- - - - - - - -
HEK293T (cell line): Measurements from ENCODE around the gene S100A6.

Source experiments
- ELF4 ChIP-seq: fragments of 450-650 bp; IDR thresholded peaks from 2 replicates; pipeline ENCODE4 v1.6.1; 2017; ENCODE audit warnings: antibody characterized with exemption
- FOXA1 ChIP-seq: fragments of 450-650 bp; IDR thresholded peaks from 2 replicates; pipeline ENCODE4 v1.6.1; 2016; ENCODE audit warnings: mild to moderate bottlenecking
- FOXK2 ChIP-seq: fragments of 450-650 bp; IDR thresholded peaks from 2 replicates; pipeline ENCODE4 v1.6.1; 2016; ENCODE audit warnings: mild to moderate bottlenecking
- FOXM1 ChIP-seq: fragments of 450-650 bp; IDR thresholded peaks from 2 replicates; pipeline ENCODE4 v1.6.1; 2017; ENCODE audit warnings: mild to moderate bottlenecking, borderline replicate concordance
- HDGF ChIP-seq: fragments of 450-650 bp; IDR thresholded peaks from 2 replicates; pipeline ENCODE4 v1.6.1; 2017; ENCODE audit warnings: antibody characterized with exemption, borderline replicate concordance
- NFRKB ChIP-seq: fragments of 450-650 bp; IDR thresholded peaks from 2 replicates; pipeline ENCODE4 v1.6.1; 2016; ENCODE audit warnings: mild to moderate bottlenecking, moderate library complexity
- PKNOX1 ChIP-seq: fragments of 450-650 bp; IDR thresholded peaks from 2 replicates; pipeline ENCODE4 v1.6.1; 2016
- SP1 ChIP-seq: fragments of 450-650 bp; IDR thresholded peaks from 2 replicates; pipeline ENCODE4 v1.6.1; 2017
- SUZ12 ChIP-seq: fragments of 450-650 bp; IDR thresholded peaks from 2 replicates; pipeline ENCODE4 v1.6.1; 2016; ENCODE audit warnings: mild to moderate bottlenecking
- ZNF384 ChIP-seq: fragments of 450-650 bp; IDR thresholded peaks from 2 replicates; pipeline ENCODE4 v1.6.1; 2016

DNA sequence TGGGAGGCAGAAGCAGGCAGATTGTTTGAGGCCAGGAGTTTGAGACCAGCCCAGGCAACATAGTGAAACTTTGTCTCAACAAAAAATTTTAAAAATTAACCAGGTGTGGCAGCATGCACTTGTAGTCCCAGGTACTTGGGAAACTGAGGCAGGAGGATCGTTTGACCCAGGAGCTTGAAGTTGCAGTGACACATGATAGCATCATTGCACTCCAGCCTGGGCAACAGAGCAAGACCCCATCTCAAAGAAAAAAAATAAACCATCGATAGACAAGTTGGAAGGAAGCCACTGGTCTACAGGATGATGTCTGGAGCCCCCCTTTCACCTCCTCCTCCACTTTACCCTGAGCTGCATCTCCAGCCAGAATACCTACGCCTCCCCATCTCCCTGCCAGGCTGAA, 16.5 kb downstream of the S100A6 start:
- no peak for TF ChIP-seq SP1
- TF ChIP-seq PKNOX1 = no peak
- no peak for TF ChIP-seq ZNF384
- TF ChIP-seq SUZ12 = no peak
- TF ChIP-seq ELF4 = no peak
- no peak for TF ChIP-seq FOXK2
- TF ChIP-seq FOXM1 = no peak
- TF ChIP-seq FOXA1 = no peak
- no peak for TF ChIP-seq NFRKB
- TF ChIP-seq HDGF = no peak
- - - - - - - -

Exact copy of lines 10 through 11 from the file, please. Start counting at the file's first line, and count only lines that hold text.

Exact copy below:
- SP1 ChIP-seq: fragments of 450-650 bp; IDR thresholded peaks from 2 replicates; pipeline ENCODE4 v1.6.1; 2017
- SUZ12 ChIP-seq: fragments of 450-650 bp; IDR thresholded peaks from 2 replicates; pipeline ENCODE4 v1.6.1; 2016; ENCODE audit warnings: mild to moderate bottlenecking